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Can Hedgehogs Hurt You?

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Hedgehogs are definitely one of the internet’s favorite animals and many people enjoy keeping them as pets.

These spikey mammals are really cute, but before you consider getting one, definitely spend some time learning more about them so you can know how to treat them best.

For example, they have sharp spines to defend themselves from predators.

Does that mean the animal can hurt you too? It’s not all black and white so let’s find out more!

hedgehog on the hand of a woman

A Little Bit About Hedgehogs

This animal got its name because of its specific foraging methods.

It roots through hedges or some other undergrowth while looking for smaller creatures living there, such as centipedes, insects, worms, frogs, snakes, snails, or mice.

While doing that, you can hear the animal emitting grunts that sound like a pig (hog).

These adorable creatures are nocturnal; they are quite active during the night and sleep throughout the day.

However, in cold climates, they will sleep a bit longer since that’s when they hibernate. They’re active the entire year in a temperate climate.

While hunting, they mostly rely on hearing and smell, since their eyesight is really not that good.

A group of hedgehogs is called an “array.” But you’ll rarely see an array since they are solitary animals who come together only when it’s mating time.

In most cases, they’re immune to snake venom, which is why snakes can easily end up as their main meal – with insects and berries as a side dish.

Four-toed Hedgehogs on white background

What About Their Quills?

Their undersides are rather soft, so the back and sides are the main areas for their defense mechanism.

Hedgehogs have around 7,000 individual quills, and muscles along their backs raise and lower the quills in response to potentially dangerous situations.

Unlike porcupines, hedgehogs do not have barbed spikes – and they are not poisonous, either.

Their quills are actually spines or a kind of modified hair mostly hollow on the inside; they consist of an array of complex air chambers that make them lightweight, but still strong enough for defense.

Back muscles where their quills sit allow the animal to curl into a ball when necessary.

In such a state, the hedgehog extends its spines to repel and defend against potential threats.

What happens is that the hedgehog’s body shifts the weight distribution of its spines. So, the back muscles move, and, by that, spines spread out making a sharp surface.

They’re usually not strong enough to pierce your skin, but they can still be painful.

man holding a Sweet hedgehog

Can a Hedgehog Actually Hurt You?

When they’re curled up into a spiky ball, it means they’re afraid and feel threatened.

When this is the case, yes, they can hurt you, so it’s not recommended to touch them. Perhaps you can wait for a while until the animal calms down and goes back to a more relaxed state.

Aside from that, hedgehogs are really dangerous. If you want to pet one, don’t do it in the opposite direction quills grow.

It’s not just their spikes – they bite too!

This usually happens when the animal is going through potential stress, especially while handling unnatural situations in a domesticated setting. It’s possible it’s going through some physical discomforts or feels ill.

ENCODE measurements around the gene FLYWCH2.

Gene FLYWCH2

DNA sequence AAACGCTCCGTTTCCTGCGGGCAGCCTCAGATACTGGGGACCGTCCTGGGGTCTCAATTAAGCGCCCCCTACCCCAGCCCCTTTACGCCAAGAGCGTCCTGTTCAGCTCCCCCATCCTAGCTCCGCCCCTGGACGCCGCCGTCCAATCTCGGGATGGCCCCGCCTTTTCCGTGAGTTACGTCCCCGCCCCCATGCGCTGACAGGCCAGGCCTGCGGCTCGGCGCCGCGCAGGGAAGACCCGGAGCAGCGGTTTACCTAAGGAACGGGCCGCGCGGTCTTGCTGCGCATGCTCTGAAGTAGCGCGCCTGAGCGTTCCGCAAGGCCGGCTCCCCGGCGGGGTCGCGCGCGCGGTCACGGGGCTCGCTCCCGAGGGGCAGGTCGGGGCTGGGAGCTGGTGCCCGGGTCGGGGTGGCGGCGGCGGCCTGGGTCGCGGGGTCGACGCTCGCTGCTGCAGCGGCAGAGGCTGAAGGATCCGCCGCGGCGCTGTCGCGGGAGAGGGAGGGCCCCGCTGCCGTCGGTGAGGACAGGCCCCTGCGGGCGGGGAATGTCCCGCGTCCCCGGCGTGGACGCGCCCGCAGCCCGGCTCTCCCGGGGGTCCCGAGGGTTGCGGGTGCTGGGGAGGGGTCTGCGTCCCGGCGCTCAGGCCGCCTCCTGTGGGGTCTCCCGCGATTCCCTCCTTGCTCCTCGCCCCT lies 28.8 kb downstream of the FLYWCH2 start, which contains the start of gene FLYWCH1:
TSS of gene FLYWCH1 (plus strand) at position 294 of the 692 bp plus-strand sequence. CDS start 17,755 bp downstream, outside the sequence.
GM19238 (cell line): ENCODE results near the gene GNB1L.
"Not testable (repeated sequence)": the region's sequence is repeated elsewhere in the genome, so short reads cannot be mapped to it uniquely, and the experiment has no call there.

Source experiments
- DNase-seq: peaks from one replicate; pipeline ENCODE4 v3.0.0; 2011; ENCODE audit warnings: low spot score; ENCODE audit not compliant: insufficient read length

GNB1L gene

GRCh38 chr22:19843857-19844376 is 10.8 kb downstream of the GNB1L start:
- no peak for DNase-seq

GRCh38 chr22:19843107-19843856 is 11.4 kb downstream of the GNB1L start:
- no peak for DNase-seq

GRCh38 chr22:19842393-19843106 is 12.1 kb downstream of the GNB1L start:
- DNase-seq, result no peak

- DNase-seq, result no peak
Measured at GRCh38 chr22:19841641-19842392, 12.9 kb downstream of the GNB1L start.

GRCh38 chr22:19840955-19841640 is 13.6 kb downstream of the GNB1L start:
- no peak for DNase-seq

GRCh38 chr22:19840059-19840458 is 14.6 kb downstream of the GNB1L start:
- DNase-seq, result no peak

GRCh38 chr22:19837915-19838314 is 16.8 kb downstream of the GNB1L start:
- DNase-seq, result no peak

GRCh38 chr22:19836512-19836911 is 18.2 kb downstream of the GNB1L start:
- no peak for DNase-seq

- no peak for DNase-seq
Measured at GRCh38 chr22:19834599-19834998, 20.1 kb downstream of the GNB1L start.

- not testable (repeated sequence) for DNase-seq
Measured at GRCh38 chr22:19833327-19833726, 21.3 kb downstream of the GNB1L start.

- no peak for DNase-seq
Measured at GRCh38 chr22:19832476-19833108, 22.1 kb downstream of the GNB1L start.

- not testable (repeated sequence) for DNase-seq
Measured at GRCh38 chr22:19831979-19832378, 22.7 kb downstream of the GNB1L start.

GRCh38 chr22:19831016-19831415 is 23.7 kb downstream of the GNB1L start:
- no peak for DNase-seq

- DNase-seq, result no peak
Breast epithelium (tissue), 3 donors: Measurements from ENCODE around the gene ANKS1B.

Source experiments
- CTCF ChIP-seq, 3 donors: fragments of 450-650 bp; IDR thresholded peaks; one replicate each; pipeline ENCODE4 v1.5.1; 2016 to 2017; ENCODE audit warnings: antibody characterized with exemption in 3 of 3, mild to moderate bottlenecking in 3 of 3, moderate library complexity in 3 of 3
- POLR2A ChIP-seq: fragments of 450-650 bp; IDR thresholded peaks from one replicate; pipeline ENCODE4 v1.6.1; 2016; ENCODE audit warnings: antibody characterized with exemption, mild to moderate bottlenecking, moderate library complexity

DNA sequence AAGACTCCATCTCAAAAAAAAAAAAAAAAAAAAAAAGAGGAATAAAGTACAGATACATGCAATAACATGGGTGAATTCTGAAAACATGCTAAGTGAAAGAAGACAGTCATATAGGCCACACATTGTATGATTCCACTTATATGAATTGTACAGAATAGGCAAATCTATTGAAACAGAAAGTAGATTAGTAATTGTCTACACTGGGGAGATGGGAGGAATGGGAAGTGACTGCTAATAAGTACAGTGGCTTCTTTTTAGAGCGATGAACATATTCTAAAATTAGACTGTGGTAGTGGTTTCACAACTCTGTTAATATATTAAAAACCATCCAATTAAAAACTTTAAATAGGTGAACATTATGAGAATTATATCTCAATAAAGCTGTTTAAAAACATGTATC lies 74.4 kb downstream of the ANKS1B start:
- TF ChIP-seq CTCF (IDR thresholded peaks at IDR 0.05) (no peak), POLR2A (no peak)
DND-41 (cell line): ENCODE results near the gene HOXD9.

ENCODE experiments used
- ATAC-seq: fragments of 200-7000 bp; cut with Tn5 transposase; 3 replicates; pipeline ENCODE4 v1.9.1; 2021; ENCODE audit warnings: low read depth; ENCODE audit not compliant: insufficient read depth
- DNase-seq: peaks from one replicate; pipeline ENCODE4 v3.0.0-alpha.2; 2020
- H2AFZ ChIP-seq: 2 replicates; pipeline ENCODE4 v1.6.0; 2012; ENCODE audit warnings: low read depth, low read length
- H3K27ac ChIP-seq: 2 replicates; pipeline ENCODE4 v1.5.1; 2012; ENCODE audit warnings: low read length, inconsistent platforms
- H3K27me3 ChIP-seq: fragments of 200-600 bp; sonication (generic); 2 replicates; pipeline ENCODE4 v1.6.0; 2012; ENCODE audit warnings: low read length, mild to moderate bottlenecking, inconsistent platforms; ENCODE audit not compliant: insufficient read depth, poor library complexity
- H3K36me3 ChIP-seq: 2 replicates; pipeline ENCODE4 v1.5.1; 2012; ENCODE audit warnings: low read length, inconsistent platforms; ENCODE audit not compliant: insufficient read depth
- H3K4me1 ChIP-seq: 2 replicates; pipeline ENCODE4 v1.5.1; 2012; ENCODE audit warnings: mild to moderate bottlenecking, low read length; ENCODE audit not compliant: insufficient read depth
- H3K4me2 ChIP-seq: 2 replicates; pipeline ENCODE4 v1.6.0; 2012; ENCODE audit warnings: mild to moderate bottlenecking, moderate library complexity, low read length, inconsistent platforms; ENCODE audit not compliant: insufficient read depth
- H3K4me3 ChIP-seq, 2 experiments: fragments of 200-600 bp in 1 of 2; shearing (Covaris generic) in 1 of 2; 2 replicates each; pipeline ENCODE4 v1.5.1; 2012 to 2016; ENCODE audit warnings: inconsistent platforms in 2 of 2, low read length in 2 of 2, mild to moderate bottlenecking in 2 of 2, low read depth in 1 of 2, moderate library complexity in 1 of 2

Over time, you’ll learn to recognize the reason for that bite. Although it doesn’t happen often, it could hurt a little.

Hedgehog in the palm of a man in the forest

How Can You Handle a Hedgehog So It Doesn’t Hurt You?

People that haven’t faced this specific animal are sometimes afraid of getting hurt when handling it.

In reality, there’s really not much to fear if you do it the right way. First of all, check if the animal feels calm in your presence.

When they are relaxed, their quills are not in the same position as they are when they feel threatened.

They’re not pointed upwards so you can pet this adorable creature, without even feeling how sharp its quills are.

They go towards the rear, so keep in mind to pet them in the that direction. Going in the opposite direction increases the chances for you to get hurt.

However, there are situations when you don’t have time to wait for the animal to get relaxed again and simply need to move it from one place to another, even if it’s curled up into a ball.

It’s always to better wait until the animal calms and realizes there’s nothing dangerous or threatening surrounding it, of course.

Still, if you don’t have enough time, you can take an extra thick towel or blanket, together with protective gloves.

You want your hedgehog to stay safe, so, after you move it, check to make sure its quills are free from the fabric.

A woman holding a hedgehog in her hands

Some Final Words

Hedgehogs are peaceful animals with no intentions to hurt you. When they’re relaxed, you can pet them since their quills won’t be sharp.

When they’re scared, no matter what the reason is, the best you can do is to wait for them to calm down or eventually remove something they find threatening.

You won’t get really hurt even if you touch the hedgehog in such a situation, but it may still be better to avoid it.

When it comes to biting, don’t consider it an aggressive trait. In most cases, there’s a message this little cutie wants to send you – and it’s the only way it can communicate it.

Maybe that could be pain, emotional distress, discomfort, or illness. Either way, you’ll learn to recognize it over time.